Amazon Adventure Reviews

Amazon Adventure: How Tiny Fish Are Saving the World’s Largest Rainforest
(Scientists in the Field Series)
HMH Books for Young Readers, ISBN 978-0544352995

Amazon Adventure: How Tiny Fish Are Saving the World's Largest Rain Forest

“Montgomery thoroughly mines the social and economic effects the piabas have on locals alongside an in-depth exploration of the Amazon river and its ecosystems. The science and sociology are interesting and unusual, and the narrative itself enthralling… A true-to-form installment in a valuable series.”
—Booklist, starred review

“Their trip is reported smoothly and illustrated with well-chosen photographs… An adventure that might help protect an ecosystem.”

“Color photographs (many underwater) and captivating, take-you-there storytelling immerse readers in the ecosystem . . . An expansive and engaging story of biological interconnectedness and beauty.”
—Publishers Weekly

Whether the youngster on your holiday list is science-minded or a lover of adventure, this entertaining book will offer hours of pleasure. Written in Montgomery’s trademark first-person narration, the text is lively and interesting for readers a lot older than the early teenagers for which it’s marketed. The color photos, some underwater, are amazing.
The Pioneer Press, St. Paul, Minnesota

“Scientists studying fish ecology in specific biomes often dwell on the evils of overfishing, but along the Río Negro, a major tributary to the mighty Amazon, scientist Scott Dowd has noticed something radically different: a fishing industry that not only supports the human population in this rain forest area but also protects the ecology. Essential to the balance are thousands of tiny fish, or “piaba,” such as cardinal tetras, which are beloved by aquarium keepers for their brilliant shades of neon reds and electric blues. Dowd was appalled on his first visit to the region after seeing the vast numbers of these small fish being brought to the market for sale, believing the entire ecology of the rivers was at risk. He ultimately learned that the majority of them would have died as the rainy season ended and the once-flooded Amazonian forest dried out. Instead, the careful management of the local fishermen preserved the forest and “saved” the fish. Since his initial visit in 1991, Dowd and other members of his research team have been exploring this unusual balance between wild nature and human economy, finding the other animals this industry protects, from pink dolphins to Goliath birdeater tarantulas. Montgomery’s knowledgeable text paints a clear picture of this way of life that’s relatively unknown to many. A plethora of color photos splash across the pages, some muddy in texture owing to the tannin-hued waters of the Río Negro, but their message is as lucid as the text. This fishing industry is a lifesaver. VERDICT Another addition to a spectacular series, this is an eye-opening first purchase for science collections.”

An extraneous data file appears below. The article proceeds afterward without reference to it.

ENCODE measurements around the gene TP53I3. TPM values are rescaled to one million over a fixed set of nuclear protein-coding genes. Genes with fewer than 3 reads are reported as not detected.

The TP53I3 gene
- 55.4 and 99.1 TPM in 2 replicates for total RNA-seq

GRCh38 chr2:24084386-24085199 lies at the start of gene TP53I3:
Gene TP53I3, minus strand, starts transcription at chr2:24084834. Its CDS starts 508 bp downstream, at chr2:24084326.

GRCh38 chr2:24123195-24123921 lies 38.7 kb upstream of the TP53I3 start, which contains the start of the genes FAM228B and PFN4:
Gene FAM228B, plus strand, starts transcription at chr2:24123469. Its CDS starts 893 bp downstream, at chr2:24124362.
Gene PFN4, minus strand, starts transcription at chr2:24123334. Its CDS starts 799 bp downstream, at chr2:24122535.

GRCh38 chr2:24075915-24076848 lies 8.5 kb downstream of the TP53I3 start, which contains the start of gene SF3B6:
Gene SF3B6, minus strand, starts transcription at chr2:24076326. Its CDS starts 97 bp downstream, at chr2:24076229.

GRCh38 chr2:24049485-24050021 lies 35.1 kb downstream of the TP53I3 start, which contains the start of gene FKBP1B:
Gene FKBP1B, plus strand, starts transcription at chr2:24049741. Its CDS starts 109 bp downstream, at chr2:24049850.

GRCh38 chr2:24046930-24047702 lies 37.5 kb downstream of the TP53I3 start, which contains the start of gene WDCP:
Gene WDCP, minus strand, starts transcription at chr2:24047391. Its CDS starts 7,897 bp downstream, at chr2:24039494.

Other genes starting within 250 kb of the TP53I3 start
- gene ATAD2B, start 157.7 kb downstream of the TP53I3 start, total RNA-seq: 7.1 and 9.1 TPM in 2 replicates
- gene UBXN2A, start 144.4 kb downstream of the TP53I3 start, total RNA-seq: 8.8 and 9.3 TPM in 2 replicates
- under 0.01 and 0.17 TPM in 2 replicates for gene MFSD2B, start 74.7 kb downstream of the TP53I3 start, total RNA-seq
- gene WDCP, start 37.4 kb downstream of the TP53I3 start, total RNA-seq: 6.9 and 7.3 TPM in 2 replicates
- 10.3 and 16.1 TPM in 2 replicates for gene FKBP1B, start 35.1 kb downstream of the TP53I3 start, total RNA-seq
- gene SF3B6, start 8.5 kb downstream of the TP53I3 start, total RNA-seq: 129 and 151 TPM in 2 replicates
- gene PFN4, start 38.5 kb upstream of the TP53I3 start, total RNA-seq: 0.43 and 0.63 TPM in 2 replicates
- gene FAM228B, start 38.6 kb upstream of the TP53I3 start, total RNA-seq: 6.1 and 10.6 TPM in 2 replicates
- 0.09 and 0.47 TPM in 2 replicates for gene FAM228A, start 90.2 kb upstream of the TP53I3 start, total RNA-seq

—Patricia Manning, School Library Journal, starred review

“The peripatetic Ms. Montgomery is off again, this time to the Brazilian town of Barcelos on the Rio Negro, one of the two rivers that become the Amazon. The town’s big industry is the harvesting of tropical fish, those dazzling tank inhabitants familiar from pet-store displays, and scientists are partnering with the locals to keep that industry competitive and ecological.

“It might be surprising that biologists are favoring the removal of animals from the wild, but Montgomery makes the advantages clear: the hand-harvesting means the species are at no risk of endangerment, the river’s health stays economically important, new species get discovered, and the locals don’t have to turn to rainforest-destroying agriculture for their incomes.

“The book also explores the life of the piabeiros (the fishers) and their town, chronicling the annual Ornamental Fish Festival where people divide up into teams allied with particular fish and create glorious spectacles with costumes and dance; brief interpolations on the Amazon, its pink dolphins, the local tarantulas, and other aspects of the region add breadth. This effectively hits the marks of some previous Scientists in the Field titles by tying the ecology of a region to the economy of its inhabitants, and it makes that often complicated connection accessible and logical in its Amazonian context.”
—The Bulletin for the Center of Children’s Books